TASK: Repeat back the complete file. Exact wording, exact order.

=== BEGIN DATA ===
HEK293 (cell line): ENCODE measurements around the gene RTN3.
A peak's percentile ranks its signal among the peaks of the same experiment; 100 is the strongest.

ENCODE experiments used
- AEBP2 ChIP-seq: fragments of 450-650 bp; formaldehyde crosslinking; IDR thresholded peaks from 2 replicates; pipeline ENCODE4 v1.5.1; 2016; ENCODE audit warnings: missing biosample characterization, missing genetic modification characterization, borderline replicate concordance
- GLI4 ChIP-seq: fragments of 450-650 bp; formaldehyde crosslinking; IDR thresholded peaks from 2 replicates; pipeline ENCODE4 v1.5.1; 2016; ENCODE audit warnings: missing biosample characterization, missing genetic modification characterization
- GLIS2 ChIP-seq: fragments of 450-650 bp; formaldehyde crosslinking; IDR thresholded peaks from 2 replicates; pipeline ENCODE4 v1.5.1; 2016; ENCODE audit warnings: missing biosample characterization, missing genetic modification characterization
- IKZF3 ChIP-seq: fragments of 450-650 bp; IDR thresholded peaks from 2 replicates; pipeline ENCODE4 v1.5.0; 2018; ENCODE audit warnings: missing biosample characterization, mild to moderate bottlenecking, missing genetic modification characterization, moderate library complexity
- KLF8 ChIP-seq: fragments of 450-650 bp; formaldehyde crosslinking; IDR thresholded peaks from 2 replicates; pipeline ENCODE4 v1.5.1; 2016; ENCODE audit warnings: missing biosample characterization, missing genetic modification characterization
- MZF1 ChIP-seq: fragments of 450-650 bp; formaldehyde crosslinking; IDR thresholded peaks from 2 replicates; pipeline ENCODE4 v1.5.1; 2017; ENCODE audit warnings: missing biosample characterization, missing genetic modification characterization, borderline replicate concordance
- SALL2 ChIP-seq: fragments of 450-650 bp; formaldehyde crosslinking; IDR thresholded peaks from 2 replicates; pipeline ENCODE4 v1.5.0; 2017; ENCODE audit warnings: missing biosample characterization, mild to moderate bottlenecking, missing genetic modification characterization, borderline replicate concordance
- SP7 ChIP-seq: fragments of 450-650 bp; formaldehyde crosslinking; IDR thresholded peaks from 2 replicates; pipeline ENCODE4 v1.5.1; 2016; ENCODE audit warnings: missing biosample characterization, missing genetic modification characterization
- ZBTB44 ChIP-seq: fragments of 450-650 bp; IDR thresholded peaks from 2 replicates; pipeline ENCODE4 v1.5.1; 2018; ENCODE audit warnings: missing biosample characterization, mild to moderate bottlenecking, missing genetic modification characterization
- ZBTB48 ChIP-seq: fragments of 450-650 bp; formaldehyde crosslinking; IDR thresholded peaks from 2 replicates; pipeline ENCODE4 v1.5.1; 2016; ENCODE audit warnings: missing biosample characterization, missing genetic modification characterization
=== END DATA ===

HEK293 (cell line): ENCODE measurements around the gene RTN3.
A peak's percentile ranks its signal among the peaks of the same experiment; 100 is the strongest.

ENCODE experiments used
- AEBP2 ChIP-seq: fragments of 450-650 bp; formaldehyde crosslinking; IDR thresholded peaks from 2 replicates; pipeline ENCODE4 v1.5.1; 2016; ENCODE audit warnings: missing biosample characterization, missing genetic modification characterization, borderline replicate concordance
- GLI4 ChIP-seq: fragments of 450-650 bp; formaldehyde crosslinking; IDR thresholded peaks from 2 replicates; pipeline ENCODE4 v1.5.1; 2016; ENCODE audit warnings: missing biosample characterization, missing genetic modification characterization
- GLIS2 ChIP-seq: fragments of 450-650 bp; formaldehyde crosslinking; IDR thresholded peaks from 2 replicates; pipeline ENCODE4 v1.5.1; 2016; ENCODE audit warnings: missing biosample characterization, missing genetic modification characterization
- IKZF3 ChIP-seq: fragments of 450-650 bp; IDR thresholded peaks from 2 replicates; pipeline ENCODE4 v1.5.0; 2018; ENCODE audit warnings: missing biosample characterization, mild to moderate bottlenecking, missing genetic modification characterization, moderate library complexity
- KLF8 ChIP-seq: fragments of 450-650 bp; formaldehyde crosslinking; IDR thresholded peaks from 2 replicates; pipeline ENCODE4 v1.5.1; 2016; ENCODE audit warnings: missing biosample characterization, missing genetic modification characterization
- MZF1 ChIP-seq: fragments of 450-650 bp; formaldehyde crosslinking; IDR thresholded peaks from 2 replicates; pipeline ENCODE4 v1.5.1; 2017; ENCODE audit warnings: missing biosample characterization, missing genetic modification characterization, borderline replicate concordance
- SALL2 ChIP-seq: fragments of 450-650 bp; formaldehyde crosslinking; IDR thresholded peaks from 2 replicates; pipeline ENCODE4 v1.5.0; 2017; ENCODE audit warnings: missing biosample characterization, mild to moderate bottlenecking, missing genetic modification characterization, borderline replicate concordance
- SP7 ChIP-seq: fragments of 450-650 bp; formaldehyde crosslinking; IDR thresholded peaks from 2 replicates; pipeline ENCODE4 v1.5.1; 2016; ENCODE audit warnings: missing biosample characterization, missing genetic modification characterization
- ZBTB44 ChIP-seq: fragments of 450-650 bp; IDR thresholded peaks from 2 replicates; pipeline ENCODE4 v1.5.1; 2018; ENCODE audit warnings: missing biosample characterization, mild to moderate bottlenecking, missing genetic modification characterization
- ZBTB48 ChIP-seq: fragments of 450-650 bp; formaldehyde crosslinking; IDR thresholded peaks from 2 replicates; pipeline ENCODE4 v1.5.1; 2016; ENCODE audit warnings: missing biosample characterization, missing genetic modification characterization